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One dead, 114 hurt as New Jersey train crash causes major damage
[HOBOKEN, United States] A speeding commuter train that plowed into a New Jersey station during morning rush hour Thursday, killing one person and injuring 114, has caused major destruction at the transport hub and gateway to Manhattan.
The train entered the Hoboken station "at a high rate of speed" and "crashed through the barriers, bringing it into the interior wall" of the terminal, New Jersey Governor Chris Christie said.
A 34-year-old resident of Hoboken, who state medical examiners identified as Fabiola Bittar de Kroon, was standing on the platform when she was hit and killed by debris from the crash, Mr Christie told CNN. She was the sole confirmed fatality.
The train's engineer was treated at a local hospital before being released and was cooperating with an investigation into the crash, he said.
"We have no indication that this is anything but a tragic accident," Mr Christie said.
"Was it a system failure? Was it human error? Was it a medical emergency involving the engineer? We don't know."
Video and photos on social media showed serious damage to the transit choke point just across the Hudson River from Manhattan, with the train tangled in wires and debris from what appeared to be caved-in portions of the roof.
The Hoboken terminal is a major transfer point for New Jersey trains and buses as well as ferries and the PATH commuter train that take passengers to New York.
Kenneth Garay, chief medical officer at Jersey City medical centre, said surgeons were "all hands on deck" treating patients with broken bones, internal injuries and lacerations.
"None at this point are life-threatening," he said on CNN. "They're critical and stable and being carefully monitored."
A total of 114 people were injured, Mr Christie told the station. Of those, 55 were treated by emergency responders, while another 22 were transported to hospitals and 37 were walk-ins.
He said he had been contacted by the White House and was working with federal, state and local authorities to "make sure this investigation is seamless and coordinated."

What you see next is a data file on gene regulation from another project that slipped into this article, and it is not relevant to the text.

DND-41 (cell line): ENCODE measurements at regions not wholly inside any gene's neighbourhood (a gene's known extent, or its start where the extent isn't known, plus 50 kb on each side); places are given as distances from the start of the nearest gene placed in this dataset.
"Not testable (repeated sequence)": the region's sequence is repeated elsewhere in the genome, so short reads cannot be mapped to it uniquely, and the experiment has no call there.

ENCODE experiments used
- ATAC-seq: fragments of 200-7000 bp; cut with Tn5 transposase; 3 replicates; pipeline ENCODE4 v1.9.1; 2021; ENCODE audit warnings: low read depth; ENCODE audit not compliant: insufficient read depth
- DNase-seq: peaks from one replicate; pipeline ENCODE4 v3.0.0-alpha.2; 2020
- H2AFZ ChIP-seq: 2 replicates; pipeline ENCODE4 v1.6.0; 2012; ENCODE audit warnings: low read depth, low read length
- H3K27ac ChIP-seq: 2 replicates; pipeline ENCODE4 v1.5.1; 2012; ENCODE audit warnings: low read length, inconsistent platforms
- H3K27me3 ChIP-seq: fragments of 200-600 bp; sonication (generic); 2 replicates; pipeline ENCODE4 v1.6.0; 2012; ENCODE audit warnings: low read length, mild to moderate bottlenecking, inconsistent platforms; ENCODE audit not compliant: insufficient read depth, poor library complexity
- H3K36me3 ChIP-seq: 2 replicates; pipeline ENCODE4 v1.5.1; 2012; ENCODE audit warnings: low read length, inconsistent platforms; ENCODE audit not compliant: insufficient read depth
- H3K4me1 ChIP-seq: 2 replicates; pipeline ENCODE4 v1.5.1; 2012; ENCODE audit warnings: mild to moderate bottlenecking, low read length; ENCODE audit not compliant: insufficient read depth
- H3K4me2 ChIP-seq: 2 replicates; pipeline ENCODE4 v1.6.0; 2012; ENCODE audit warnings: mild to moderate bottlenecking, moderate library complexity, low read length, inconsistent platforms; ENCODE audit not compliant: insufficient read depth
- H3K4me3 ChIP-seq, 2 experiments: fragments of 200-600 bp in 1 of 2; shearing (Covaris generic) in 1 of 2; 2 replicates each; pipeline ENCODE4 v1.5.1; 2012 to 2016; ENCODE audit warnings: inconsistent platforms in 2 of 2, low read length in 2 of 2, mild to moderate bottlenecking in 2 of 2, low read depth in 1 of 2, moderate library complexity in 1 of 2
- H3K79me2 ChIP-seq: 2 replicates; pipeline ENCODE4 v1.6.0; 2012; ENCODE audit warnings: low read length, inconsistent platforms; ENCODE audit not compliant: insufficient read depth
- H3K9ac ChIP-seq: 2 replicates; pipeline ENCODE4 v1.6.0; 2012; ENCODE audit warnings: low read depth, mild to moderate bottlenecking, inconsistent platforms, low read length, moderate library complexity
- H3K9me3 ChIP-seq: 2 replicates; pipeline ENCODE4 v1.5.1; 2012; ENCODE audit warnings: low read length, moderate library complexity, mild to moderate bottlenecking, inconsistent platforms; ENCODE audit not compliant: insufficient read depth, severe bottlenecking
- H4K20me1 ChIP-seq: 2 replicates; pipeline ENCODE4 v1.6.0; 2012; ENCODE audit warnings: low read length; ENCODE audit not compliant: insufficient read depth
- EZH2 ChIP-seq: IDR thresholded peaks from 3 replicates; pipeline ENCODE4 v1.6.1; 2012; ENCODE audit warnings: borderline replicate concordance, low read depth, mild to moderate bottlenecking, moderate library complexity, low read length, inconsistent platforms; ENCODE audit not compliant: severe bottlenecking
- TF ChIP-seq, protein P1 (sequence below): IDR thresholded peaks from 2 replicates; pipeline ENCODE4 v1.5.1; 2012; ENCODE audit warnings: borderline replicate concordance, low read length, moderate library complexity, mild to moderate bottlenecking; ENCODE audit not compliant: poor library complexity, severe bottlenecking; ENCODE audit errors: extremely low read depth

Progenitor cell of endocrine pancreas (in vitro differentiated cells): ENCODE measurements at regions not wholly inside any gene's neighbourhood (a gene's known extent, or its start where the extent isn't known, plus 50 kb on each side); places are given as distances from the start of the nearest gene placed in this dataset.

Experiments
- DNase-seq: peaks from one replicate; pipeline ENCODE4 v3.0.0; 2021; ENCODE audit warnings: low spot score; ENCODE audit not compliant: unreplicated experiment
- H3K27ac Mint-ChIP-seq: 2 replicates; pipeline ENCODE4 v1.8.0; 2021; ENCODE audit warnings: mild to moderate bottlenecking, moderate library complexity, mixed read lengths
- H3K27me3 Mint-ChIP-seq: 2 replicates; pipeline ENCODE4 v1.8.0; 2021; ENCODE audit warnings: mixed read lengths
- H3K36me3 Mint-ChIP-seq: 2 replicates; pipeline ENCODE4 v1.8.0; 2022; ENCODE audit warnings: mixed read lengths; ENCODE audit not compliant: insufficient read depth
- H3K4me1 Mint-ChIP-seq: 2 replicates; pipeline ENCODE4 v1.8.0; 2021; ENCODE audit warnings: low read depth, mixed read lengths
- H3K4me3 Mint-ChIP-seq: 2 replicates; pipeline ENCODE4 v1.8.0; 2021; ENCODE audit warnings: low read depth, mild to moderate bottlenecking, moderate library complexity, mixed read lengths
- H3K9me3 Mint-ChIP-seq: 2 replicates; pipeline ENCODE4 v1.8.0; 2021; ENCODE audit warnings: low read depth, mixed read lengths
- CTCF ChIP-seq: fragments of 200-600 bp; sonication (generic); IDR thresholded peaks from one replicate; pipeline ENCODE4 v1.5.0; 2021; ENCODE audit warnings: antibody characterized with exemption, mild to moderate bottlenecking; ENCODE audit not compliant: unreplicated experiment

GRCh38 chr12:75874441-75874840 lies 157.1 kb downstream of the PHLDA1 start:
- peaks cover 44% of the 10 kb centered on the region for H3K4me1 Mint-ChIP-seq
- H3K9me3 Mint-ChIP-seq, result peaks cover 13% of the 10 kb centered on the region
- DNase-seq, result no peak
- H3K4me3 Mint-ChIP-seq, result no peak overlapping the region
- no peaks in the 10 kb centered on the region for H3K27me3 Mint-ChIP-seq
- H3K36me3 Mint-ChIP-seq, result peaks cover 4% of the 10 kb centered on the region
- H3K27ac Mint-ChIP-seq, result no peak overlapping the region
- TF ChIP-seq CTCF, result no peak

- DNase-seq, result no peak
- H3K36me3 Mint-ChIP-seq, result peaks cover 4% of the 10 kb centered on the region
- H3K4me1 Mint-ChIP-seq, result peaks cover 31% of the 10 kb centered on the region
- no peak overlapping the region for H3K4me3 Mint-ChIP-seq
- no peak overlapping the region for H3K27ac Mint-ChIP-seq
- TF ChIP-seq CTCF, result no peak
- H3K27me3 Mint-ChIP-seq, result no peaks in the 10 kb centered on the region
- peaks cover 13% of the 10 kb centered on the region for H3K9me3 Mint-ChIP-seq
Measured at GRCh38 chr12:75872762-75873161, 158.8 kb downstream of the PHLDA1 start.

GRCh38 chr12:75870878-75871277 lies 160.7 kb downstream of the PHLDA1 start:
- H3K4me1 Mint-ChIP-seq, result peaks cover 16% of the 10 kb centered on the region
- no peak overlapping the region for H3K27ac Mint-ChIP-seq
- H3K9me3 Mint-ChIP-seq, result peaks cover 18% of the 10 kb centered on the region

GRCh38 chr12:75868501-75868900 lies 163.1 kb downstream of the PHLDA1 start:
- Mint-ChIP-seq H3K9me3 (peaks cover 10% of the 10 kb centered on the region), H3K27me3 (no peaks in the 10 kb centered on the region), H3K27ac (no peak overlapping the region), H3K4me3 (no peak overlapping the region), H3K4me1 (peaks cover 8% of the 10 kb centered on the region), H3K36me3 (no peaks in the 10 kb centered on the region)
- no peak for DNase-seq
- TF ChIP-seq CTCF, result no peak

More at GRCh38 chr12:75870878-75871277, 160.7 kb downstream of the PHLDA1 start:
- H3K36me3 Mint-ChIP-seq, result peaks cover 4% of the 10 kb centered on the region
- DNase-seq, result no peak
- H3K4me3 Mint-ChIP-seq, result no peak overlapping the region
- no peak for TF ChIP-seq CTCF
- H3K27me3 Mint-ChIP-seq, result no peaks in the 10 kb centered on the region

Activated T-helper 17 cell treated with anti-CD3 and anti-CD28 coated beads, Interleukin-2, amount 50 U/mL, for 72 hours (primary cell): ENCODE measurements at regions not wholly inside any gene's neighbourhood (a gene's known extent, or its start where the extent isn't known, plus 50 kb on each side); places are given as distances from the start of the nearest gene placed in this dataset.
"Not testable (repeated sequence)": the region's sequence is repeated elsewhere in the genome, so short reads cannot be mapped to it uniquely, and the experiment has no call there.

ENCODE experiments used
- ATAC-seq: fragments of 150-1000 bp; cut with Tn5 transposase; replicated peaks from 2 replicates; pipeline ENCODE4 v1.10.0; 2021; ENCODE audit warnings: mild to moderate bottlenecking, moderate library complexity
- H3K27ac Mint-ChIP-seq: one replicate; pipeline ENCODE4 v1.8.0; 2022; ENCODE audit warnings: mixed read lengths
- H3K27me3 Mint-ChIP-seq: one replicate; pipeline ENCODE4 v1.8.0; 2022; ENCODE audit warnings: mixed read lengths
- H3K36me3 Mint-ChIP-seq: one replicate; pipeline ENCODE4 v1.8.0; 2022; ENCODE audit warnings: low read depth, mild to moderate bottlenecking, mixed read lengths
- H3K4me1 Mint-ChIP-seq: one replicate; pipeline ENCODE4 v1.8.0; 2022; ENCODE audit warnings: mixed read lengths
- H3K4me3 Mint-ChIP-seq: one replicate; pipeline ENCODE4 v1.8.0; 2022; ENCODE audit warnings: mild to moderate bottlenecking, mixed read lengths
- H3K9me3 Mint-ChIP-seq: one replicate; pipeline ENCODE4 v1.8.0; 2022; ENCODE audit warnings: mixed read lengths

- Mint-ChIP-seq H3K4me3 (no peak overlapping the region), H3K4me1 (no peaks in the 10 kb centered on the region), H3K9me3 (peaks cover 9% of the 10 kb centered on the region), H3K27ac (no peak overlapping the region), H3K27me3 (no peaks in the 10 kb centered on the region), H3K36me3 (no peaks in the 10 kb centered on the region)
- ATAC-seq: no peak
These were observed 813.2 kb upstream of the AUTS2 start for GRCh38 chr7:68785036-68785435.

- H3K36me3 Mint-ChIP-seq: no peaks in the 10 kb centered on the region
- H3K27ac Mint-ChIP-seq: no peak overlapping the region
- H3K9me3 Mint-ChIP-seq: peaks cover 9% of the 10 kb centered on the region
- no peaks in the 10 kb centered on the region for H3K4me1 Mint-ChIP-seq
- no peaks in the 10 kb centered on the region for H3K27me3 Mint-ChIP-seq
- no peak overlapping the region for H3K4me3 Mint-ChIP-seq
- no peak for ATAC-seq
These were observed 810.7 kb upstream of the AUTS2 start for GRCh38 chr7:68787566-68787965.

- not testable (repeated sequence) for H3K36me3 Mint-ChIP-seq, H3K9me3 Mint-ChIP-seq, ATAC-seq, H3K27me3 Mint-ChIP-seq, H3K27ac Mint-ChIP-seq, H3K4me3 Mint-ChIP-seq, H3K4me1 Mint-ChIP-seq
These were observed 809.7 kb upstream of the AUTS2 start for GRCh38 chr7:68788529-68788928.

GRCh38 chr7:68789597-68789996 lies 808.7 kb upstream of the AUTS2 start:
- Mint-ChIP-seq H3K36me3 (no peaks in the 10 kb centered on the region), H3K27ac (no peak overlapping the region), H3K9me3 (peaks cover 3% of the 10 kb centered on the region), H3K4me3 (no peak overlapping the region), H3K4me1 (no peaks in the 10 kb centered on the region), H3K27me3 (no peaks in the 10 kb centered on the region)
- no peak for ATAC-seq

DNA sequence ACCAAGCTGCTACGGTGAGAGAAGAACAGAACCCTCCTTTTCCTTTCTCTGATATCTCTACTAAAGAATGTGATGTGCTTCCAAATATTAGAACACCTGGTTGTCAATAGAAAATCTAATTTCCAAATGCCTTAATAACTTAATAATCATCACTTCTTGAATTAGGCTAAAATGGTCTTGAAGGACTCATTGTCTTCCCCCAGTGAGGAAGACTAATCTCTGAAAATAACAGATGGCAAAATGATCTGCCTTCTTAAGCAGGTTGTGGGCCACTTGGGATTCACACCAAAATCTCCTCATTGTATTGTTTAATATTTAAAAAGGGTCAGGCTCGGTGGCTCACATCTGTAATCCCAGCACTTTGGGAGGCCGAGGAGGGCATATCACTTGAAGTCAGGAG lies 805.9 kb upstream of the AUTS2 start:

Structural damage and the possible presence of asbestos had prevented investigators from accessing the train cars, Bella Dinh-Zarr, vice-chairwoman of the National Transportation Safety Board, told reporters.
Investigators would spend seven to 10 days on site, she added, saying they hoped to find the train's event recorder - which would contain information about speed and braking - later in the day.
Democratic presidential candidate Hillary Clinton said she "was terribly upset this morning."
"It's a horrible accident," the former New York senator said at a campaign rally in Des Moines, Iowa. "I just want to send our thoughts and prayers." Donald Trump also expressed his sympathies with the victims on Twitter.
"My condolences to those involved in today's horrible accident in NJ and my deepest gratitude to all of the amazing first responders," the Republican candidate said.
Appearing alongside Mr Christie was New York Governor Andrew Cuomo, who canceled a trip to Israel for the funeral of former president Shimon Peres.
"These are difficult times over these past weeks and months, between terrorist attacks and natural disasters," Mr Cuomo said, referring to a recent string of bombings in New York and New Jersey.
Train 1614 was arriving from Spring Valley, New York when it struck the Hoboken terminal building around 8.45am (1245 GMT), the New Jersey Transit agency said in a statement.
Passengers described a scene of chaos with dazed and bloodied people making their way to safety.
"We crashed and the lights went out. A few people screamed," Leon Offengenden told CNN.
"It was pretty chaotic," he added. "And people just in shock and everybody has photos and cameras out and iPads. It was pretty intense." Passengers described the train - which was carrying around 250 people - ramming full speed into the bumper at the end of the track.
"We never slowed down," Jim Finan, a commuter from New Jersey, told Fox News. "We plowed, I mean, right through the bumper."
Investigators will be looking for similarities to a 2011 PATH commuter train crash at Hoboken that injured several dozen people, Ms Dinh-Zarr said.
Mr Christie said engineers were examining the structural integrity of the Hoboken terminal, which underwent lengthy repairs after being hit during Superstorm Sandy in 2012.
The last major train crash in the United States took place in May 2015, when an Amtrak train linking Washington to New York derailed in Philadelphia, killing eight and injuring 200.
In December 2013, a New York suburban train derailed in the Bronx while traveling at several times the speed limit, leaving four people dead and more than 60 injured.